(Today's guest column is courtesy of Miles Green of Barcode Products Ltd.)
That's why you might want to take a look at WaspLabeler +2D, the entry-level label design software from Wasp, a barcode software company; it may solve your label design problems without breaking the bank.
Getting started with WaspLabeler +2D bar code labeling software
If you want to try before you buy, download the fully functional trial version of Labeler from the Wasp website. Beware, the file is a whopping 211 Mb and we needed two attempts before it saved correctly. Installation is not particularly user-friendly – you need to install four other pieces of software, including Adobe Air and Microsoft Database Engine, before you can get to grips with Labeler.
Once you’ve negotiated the installation and validated your trial license, you’re off and running – well, walking briskly, anyway. Whether it was my long-suffering laptop or just the software, Labeler took an age to load.
You can open the “Getting Started Guide” at start-up, and we’d recommend this for first-time users. Wasp has also created a number of online video tutorials, but at the time of writing, these hadn’t been updated for Labeler v7.
Labeler is certainly a very capable piece of software. It can produce all commonly used barcode symbologies, including 2D barcodes such as QR codes. It prints to any printer using a standard Windows driver and allows you to import text and images during the design stages, as well as external data from Excel, Access and a number of other databases. You can import data when you design your labels, or wait until print-time if you want.
Creating your first bar code label is simple. Labeler has a ribbon menu, similar to the one used in Microsoft Office 2007, and the program defaults to “Design” mode on opening. Drag barcodes, text-boxes and images directly from the toolbar onto your blank label – it’s that easy. You can also choose one of more than 30 label templates, although you have to navigate to the “File” menu to find them.
When you click on something in your label – such as a barcode – Labeler displays a “Properties” panel that allows you to modify the data in the object you’ve selected. This includes the barcode type, size, value and colour, plus the position of the code and any images or text. Once you get used to the layout, it’s easy to use. You can also resize objects by dragging the corners, although there’s no way to maintain its proportions (as far as we can tell), which can be annoying.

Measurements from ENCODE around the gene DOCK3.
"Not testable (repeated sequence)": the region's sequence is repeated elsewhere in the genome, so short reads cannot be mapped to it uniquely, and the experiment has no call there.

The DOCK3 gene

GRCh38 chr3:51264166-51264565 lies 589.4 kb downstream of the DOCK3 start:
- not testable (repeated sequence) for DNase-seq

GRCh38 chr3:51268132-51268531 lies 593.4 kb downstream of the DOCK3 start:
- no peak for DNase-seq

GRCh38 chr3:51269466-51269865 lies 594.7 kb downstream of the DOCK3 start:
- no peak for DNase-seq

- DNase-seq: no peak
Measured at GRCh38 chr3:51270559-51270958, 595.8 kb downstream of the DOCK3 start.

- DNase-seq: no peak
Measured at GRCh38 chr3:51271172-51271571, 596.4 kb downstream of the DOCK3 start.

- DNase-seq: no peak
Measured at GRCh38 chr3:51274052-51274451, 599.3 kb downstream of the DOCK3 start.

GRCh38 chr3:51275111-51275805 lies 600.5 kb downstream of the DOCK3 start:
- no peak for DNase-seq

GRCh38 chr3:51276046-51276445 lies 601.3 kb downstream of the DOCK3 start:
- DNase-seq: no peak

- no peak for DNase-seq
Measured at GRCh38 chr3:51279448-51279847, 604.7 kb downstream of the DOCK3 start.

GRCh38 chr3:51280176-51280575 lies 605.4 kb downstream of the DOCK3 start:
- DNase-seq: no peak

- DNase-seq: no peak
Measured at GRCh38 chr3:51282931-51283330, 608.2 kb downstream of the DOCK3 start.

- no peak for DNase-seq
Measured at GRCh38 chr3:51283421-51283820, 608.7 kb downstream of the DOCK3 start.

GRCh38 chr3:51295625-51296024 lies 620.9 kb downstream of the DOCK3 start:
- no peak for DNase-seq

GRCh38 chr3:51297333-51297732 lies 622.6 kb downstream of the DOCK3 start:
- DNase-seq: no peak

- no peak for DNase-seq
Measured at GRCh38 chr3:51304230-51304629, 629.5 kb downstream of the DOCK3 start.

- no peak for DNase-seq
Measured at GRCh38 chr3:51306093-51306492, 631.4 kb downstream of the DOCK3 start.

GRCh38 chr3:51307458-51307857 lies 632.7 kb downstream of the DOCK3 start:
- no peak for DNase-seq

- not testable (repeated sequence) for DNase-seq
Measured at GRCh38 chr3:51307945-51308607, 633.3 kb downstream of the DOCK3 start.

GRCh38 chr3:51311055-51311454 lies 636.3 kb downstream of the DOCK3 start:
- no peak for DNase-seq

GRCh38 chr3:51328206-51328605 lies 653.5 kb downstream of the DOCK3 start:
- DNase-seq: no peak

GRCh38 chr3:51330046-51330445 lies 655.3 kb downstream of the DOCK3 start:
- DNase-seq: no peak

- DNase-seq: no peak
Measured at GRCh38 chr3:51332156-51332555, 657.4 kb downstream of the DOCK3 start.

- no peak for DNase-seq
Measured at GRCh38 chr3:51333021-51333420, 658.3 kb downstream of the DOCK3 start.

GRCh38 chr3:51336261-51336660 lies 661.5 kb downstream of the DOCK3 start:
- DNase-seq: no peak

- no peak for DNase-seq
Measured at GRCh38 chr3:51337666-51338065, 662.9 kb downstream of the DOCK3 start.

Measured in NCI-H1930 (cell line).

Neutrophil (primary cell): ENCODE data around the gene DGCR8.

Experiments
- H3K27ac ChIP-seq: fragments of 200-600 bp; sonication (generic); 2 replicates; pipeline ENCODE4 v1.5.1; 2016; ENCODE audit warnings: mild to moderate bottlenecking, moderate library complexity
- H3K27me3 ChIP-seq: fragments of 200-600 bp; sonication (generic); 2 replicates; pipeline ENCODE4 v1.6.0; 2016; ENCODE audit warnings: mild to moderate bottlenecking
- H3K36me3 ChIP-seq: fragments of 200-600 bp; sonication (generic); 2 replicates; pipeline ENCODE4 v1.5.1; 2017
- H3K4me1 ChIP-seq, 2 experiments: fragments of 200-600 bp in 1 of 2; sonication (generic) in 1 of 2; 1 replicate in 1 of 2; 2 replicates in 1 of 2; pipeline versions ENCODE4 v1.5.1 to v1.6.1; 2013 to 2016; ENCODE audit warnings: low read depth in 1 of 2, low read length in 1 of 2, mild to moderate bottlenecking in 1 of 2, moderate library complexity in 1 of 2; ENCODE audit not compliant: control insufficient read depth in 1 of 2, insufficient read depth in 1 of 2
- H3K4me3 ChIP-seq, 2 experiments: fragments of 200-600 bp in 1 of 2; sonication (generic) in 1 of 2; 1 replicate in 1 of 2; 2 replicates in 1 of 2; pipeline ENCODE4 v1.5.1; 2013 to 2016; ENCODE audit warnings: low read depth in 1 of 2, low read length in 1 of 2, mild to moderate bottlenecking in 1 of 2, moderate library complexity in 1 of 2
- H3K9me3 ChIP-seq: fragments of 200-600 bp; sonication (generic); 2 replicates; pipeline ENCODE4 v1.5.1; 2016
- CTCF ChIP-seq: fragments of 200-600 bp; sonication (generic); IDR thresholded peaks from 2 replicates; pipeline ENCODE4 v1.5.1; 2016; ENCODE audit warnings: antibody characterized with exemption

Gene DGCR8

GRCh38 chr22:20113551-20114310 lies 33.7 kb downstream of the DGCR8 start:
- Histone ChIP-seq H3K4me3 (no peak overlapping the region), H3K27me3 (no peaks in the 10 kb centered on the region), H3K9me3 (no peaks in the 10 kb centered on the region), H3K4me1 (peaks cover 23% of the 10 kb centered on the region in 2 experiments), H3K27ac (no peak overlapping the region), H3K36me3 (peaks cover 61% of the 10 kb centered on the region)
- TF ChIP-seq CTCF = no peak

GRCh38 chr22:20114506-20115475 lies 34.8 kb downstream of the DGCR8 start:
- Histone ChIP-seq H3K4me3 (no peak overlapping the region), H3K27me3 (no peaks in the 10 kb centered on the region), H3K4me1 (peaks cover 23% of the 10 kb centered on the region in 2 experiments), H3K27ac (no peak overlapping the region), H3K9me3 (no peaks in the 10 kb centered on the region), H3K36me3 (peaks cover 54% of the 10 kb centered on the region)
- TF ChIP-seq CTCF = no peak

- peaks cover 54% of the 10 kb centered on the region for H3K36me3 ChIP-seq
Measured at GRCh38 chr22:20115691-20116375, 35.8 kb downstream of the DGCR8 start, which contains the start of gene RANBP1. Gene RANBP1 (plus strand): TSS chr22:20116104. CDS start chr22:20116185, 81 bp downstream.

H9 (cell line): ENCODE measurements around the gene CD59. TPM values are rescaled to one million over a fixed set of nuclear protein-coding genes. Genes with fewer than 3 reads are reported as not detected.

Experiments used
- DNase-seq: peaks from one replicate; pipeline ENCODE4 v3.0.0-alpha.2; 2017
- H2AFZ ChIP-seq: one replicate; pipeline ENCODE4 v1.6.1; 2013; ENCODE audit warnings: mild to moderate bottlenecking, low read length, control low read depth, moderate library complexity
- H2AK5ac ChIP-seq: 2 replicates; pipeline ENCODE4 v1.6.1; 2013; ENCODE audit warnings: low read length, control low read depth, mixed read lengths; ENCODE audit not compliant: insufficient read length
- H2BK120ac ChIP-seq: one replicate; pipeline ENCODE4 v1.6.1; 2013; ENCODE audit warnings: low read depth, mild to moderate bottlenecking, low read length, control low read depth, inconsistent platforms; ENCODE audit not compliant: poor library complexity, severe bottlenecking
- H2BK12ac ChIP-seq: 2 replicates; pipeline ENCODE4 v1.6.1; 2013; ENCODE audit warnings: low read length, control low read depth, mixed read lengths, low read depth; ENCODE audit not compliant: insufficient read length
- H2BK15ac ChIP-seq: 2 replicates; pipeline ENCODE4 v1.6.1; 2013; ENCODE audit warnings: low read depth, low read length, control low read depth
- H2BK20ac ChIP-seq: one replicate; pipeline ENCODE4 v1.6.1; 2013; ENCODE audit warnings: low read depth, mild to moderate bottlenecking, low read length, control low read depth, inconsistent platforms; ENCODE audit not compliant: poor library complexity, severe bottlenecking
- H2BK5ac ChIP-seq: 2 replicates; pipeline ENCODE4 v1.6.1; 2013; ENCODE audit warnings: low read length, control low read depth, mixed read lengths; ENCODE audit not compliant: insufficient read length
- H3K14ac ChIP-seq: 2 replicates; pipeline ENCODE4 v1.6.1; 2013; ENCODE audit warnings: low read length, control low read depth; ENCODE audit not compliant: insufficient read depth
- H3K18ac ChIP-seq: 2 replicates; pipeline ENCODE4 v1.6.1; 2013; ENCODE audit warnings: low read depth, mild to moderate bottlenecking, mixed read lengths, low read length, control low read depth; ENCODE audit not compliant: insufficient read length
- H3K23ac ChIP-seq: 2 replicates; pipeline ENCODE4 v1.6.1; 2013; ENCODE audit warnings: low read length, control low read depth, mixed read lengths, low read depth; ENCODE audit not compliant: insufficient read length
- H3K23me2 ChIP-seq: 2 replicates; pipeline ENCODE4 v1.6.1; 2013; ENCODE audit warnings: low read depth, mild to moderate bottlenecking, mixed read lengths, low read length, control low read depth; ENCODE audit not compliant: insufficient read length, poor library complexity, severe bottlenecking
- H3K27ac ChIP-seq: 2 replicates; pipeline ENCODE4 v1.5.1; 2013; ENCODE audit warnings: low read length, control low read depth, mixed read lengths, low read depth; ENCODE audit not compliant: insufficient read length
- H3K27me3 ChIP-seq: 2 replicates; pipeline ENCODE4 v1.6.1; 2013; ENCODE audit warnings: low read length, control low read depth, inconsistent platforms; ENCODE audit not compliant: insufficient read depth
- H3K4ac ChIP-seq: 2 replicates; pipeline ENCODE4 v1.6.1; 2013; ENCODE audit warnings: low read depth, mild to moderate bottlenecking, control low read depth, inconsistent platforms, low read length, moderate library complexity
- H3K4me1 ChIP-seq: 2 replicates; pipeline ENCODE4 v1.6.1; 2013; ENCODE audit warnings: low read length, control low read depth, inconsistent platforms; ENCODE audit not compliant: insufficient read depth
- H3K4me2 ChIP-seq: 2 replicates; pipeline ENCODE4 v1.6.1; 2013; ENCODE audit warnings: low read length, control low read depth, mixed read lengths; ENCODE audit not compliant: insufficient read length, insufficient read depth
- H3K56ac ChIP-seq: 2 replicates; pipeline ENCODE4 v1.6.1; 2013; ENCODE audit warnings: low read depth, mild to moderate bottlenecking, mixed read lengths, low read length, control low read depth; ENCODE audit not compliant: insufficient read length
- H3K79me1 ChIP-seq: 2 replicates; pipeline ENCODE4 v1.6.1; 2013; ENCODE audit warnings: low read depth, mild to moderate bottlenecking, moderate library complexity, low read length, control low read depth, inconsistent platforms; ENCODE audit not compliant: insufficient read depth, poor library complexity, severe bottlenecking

Printing bar code labels with WaspLabeler +2D
If you want to print serialized labels – asset labels, for example – you can import data from an external file. It’s easy to select the data format and to “bind” the data to the code on your label, although we found the Getting Started Guide made life much easier here. Once you’ve set up your data, you’re ready to print.
Here’s where life gets a little more complicated. The “Print” tab not only deals with the task of printing your bar code labels, it allows you to select your label stationery; this is helpful, but the preset layouts only include Avery labels. While this isn’t a major obstacle, other packages offer a greater variety. You can create any number of custom labels, so if the one you want isn't available, it’s only a matter of minutes before you’re ready to go.
Labeler also allows you to sort and filter your bar code labels at print-time, which is handy if you only need to reprint one from a large set. Once you’re done with this, the package uses standard Windows print routines to select a printer and finish the job.
Labeler has other bells and whistles, and it certainly caters for everything a first-time user is likely to need. We found the navigation less than intuitive, as you have to keep switching tabs to carry out some of the more common tasks – saving and undoing are on the “File” and “Design” tabs (see image at left), respectively, for example. In our opinion, the package would benefit from the same always-on-top “quick-access” menu that you get with Office.
(Images courtesy of Wasp Barcode Technologies.)
About the author
Miles Green is the Managing Director of Barcode Products Ltd, the leading supplier of barcode scanners, printers and consumables throughout New Zealand and across the South Pacific.
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